Rayonier owns, leases or manages 2.6 million acres of timberland in the U.S. and New Zealand and sells timber for use in domestic and export markets. They are one of the largest private timberland owners in the U.S. and the forests are certified by the Sustainable Forestry Initiative®.
The company is structured as a Real Estate Investment Trust (REIT).
Eastern Forest Resources
Headquartered in Fernandina Beach, Fla., Eastern Forest Resources (EFR) manages approximately 1.8 million acres of Rayonier timberland in eight states: Georgia, Florida, Alabama, Arkansas, Texas, Oklahoma, Louisiana, and New York. An estimated two-thirds of the timber is pine (loblolly, slash or longleaf) and one-third is comprised of hardwoods. In the South, hardwoods include species of oak, gum, ash, sweetgum, red maple and cypress. In New York, the primary species are sugar maple, black cherry, yellow birch, red spruce and balsam fir.
Practicing responsible sustainable forestry management, over 4.5 million tons of ready-to-harvest pine and hardwood timber are sold to the open market annually.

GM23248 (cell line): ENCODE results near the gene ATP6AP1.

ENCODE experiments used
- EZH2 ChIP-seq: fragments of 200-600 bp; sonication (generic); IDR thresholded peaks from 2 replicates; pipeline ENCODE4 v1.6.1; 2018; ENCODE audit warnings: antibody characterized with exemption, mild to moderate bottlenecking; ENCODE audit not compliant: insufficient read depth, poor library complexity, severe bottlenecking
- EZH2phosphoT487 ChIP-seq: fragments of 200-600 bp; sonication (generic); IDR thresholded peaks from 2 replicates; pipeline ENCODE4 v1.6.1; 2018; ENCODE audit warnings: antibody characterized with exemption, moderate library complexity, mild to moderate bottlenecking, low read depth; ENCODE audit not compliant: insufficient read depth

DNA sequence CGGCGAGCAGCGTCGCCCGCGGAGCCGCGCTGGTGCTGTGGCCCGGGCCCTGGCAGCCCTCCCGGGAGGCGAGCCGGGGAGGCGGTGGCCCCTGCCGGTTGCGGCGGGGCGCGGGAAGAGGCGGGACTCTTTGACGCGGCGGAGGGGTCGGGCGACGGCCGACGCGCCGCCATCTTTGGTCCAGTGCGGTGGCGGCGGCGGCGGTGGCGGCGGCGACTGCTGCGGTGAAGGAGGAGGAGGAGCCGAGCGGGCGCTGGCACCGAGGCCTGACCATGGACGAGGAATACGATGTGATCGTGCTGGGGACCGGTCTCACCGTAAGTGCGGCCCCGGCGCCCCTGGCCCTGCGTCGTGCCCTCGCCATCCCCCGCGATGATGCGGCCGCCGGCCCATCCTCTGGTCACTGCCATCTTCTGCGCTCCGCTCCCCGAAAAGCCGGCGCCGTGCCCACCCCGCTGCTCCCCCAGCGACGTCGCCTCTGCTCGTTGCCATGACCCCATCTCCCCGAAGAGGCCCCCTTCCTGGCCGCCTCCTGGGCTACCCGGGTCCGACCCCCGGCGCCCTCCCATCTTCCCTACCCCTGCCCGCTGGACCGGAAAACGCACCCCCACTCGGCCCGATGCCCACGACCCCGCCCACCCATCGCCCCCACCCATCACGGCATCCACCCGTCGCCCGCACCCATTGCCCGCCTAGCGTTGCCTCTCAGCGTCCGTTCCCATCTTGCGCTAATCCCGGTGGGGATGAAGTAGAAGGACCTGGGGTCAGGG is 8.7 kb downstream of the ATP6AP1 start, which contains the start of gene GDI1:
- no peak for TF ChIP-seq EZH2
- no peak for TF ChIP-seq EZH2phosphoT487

Western Forest Resources
Headquartered in Hoquiam, Wash., Western Forest Resources (WFR) manages about 420,000 acres of Rayonier timberland, primarily located on the Olympic Peninsula of Washington state. The lands are forested with mixed-species of conifers, primarily western hemlock, Douglas fir, western red cedar and Sitka spruce. Rayonier is the largest private seller of standing timber in Washington state, with an annual harvest of approximately 250 million board feet. Most timber is sold to domestic mills or timber brokers, although an increasing amount is exported to Asia and other international markets.
Asia Pacific Forest Resources
Headquartered in Auckland, New Zealand, Asia Pacific Forest Resources (APFR) manages 351,000 acres of timberland for Matariki Forests, and as the principal owner, Rayonier has a 40 percent equity interest in this joint venture. Matariki is the third largest plantation owner in New Zealand, with forests ranging from the northern tip of the North Island to the southern tip of the South Island. Approximately 70 percent of Matariki's harvest is sold to domestic mills for processing into appearance-grade lumber suitable for millwork or for structural applications; the other 30 percent is sold as logs into East Asian markets. Harvesting is restricted to man-made forests of non-native tree species. Radiata pine, native to California's Monterey Peninsula, is the predominant species planted because it exhibits high growth rates in the favorable New Zealand soil and climate.